Mindfulness techniques can be incorporated into an addiction treatment program in various ways. For example, they are often used as complementary therapies alongside other treatments such as cognitive-behavioral therapy (CBT) and medication-assisted treatment (MAT), and they can also be used as standalone treatments for addiction.
Meditation can easily become your new best friend while you undergo treatment for substance use disorder (SUD) and alcohol use disorder (AUD). Here are a few things to consider when exploring meditation for recovery:
- Look for a quiet and distraction-free space: Choose a place where you can meditate without being disturbed. This could be a room in your home, a park, or any other quiet space.
- Start small: If you’re just starting out with meditation practices, begin with just a few minutes a day and gradually increase the time as your comfort increases.
- Select a technique that works for you: There are many different flavors of meditation, so choose one that resonates with you. A few popular techniques include mindfulness meditation, spiritual meditation, and focused meditation.
- Be patient: It takes a consistent and patient approach to develop proper meditation skills. You will most likely not see immediate results, but don’t let this discourage you. Keep pushing on.
- Be consistent: Try to meditate at the same time every day, which will help you establish a routine and make meditation a habit.
- Don’t give up: Meditation can be challenging at first, but don’t give up. Stick with it and you’ll soon start to reap the rewards.
- Consider working with a teacher: A meditation tutor can help you learn the basics of meditation more easily and provide guidance and support as you develop your practice.
Recovery does not end with breaking the connection to the substance you have been addicted to. Healing is not only physical. Lifelong recovery involves treating you as a whole: your body, mind, and spirit. Dealing with the underlying and associated mental health issues that are often the root of addiction is tantamount to helping a person fully recover and never turn back to drug or alcohol use as a crutch.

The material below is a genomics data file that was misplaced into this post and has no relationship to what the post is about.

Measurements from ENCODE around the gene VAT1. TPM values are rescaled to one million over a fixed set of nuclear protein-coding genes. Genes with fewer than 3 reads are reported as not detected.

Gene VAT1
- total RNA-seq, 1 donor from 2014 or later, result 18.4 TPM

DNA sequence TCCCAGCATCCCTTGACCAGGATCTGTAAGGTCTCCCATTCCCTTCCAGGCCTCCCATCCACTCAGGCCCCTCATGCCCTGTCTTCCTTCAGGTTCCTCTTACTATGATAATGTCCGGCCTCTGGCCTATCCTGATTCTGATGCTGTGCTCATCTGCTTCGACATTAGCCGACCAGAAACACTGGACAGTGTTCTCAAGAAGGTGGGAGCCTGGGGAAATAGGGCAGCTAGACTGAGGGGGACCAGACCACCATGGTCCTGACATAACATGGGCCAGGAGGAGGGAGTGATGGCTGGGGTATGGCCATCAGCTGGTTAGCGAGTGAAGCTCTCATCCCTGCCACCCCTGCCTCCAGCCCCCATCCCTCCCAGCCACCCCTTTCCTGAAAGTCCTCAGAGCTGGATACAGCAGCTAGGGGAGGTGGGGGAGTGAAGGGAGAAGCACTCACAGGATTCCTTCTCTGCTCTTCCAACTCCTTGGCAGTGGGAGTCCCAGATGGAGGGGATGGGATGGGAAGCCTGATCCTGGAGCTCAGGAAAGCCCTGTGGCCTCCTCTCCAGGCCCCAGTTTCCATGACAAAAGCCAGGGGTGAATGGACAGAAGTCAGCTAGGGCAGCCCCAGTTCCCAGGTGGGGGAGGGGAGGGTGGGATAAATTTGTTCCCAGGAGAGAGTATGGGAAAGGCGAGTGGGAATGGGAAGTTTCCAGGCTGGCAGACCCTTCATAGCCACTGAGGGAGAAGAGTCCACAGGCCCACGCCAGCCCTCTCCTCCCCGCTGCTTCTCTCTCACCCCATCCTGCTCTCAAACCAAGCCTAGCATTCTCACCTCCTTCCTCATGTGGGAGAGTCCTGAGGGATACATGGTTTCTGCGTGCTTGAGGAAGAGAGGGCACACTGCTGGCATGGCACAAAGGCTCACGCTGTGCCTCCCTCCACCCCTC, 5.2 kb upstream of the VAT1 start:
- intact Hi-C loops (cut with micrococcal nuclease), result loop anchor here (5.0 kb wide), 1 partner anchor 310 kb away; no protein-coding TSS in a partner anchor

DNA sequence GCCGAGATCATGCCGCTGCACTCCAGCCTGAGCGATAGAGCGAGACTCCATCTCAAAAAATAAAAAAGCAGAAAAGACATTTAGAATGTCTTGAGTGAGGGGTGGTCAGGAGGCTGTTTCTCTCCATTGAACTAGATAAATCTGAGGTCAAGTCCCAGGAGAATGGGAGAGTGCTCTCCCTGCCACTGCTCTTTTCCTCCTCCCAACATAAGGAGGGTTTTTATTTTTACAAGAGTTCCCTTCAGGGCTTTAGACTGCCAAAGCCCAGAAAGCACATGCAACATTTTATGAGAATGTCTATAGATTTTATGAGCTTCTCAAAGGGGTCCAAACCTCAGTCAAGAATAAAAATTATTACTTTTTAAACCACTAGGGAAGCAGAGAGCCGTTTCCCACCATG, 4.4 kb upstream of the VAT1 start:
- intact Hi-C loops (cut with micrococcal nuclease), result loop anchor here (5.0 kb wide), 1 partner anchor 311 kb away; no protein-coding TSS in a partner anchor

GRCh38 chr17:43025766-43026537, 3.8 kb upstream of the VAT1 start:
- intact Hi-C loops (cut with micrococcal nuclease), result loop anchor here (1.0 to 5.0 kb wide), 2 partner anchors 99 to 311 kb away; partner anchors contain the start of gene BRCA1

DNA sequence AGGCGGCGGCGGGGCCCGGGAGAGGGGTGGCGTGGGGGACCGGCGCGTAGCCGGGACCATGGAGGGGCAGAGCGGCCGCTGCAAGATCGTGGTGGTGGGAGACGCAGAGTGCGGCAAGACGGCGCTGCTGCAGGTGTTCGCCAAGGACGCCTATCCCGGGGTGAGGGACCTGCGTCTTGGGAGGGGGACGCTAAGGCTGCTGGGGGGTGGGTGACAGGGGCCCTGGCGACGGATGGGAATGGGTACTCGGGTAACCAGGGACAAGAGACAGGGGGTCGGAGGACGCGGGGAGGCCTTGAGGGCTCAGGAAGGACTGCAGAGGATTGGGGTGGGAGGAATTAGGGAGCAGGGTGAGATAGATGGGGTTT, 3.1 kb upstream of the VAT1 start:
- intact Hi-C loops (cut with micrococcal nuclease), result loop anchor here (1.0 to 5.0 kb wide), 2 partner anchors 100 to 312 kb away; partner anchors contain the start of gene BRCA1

At Eagle Creek, we offer an all-inclusive addiction treatment program that combines holistic therapies, including mindfulness meditation, recreational therapies, self-care activities, aftercare services, and relapse prevention programs. Meditation is king among these services for prospective clients.
Contact us today to enquire about admissions, available treatment options, and knowledge on how our programs can help live an addiction-free life.
Kendall Maloof is the clinical director at Eagle Creek Ranch Recovery. She is a licensed marriage and family therapist and has held multiple leadership roles before settling here at Eagle Creek. Kendall received her master’s degree in marriage and family therapy from the Chicago School of Professional Psychology in 2016. Her career in mental and behavioral health began in 2014 when she took up internships in both the nonprofit and for profit sectors. She interned at multiple reputable companies, such as The Living Success Center and 449 Recovery in California.
In 2019, Kendall became the clinical director of Sunsets Recovery for Woman, a dual diagnosis program in southern California. Kendall is a natural leader. She has an incredible ability to problem solve and stay calm in any situation. Kendall never fails to show up when she is needed, and her calm demeanor makes her team and clients feel at ease. Eagle Creek Ranch Recovery is proud to have Kendall as our clinical director.